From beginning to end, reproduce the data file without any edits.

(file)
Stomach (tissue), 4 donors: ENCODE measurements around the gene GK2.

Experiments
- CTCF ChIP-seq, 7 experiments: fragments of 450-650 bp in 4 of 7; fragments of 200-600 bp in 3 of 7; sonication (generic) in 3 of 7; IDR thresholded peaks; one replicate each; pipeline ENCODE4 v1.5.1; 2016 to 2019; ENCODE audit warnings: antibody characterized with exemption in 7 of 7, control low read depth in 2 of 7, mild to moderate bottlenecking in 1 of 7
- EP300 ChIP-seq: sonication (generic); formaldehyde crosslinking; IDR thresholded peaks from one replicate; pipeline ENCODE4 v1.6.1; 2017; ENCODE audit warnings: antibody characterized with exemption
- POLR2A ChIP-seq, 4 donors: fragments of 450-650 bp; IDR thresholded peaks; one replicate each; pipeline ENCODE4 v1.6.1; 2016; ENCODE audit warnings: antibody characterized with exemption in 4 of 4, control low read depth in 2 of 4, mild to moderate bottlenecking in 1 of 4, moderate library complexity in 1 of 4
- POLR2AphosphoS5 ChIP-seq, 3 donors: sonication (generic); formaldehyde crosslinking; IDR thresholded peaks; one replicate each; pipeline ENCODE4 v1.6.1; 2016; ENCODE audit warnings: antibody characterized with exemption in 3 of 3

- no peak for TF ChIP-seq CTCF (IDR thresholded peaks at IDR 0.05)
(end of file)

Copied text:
Stomach (tissue), 4 donors: ENCODE measurements around the gene GK2.

Experiments
- CTCF ChIP-seq, 7 experiments: fragments of 450-650 bp in 4 of 7; fragments of 200-600 bp in 3 of 7; sonication (generic) in 3 of 7; IDR thresholded peaks; one replicate each; pipeline ENCODE4 v1.5.1; 2016 to 2019; ENCODE audit warnings: antibody characterized with exemption in 7 of 7, control low read depth in 2 of 7, mild to moderate bottlenecking in 1 of 7
- EP300 ChIP-seq: sonication (generic); formaldehyde crosslinking; IDR thresholded peaks from one replicate; pipeline ENCODE4 v1.6.1; 2017; ENCODE audit warnings: antibody characterized with exemption
- POLR2A ChIP-seq, 4 donors: fragments of 450-650 bp; IDR thresholded peaks; one replicate each; pipeline ENCODE4 v1.6.1; 2016; ENCODE audit warnings: antibody characterized with exemption in 4 of 4, control low read depth in 2 of 4, mild to moderate bottlenecking in 1 of 4, moderate library complexity in 1 of 4
- POLR2AphosphoS5 ChIP-seq, 3 donors: sonication (generic); formaldehyde crosslinking; IDR thresholded peaks; one replicate each; pipeline ENCODE4 v1.6.1; 2016; ENCODE audit warnings: antibody characterized with exemption in 3 of 3

- no peak for TF ChIP-seq CTCF (IDR thresholded peaks at IDR 0.05)